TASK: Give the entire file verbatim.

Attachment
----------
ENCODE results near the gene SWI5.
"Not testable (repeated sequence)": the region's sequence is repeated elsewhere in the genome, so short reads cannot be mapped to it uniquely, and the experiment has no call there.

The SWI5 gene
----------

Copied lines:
ENCODE results near the gene SWI5.
"Not testable (repeated sequence)": the region's sequence is repeated elsewhere in the genome, so short reads cannot be mapped to it uniquely, and the experiment has no call there.

The SWI5 gene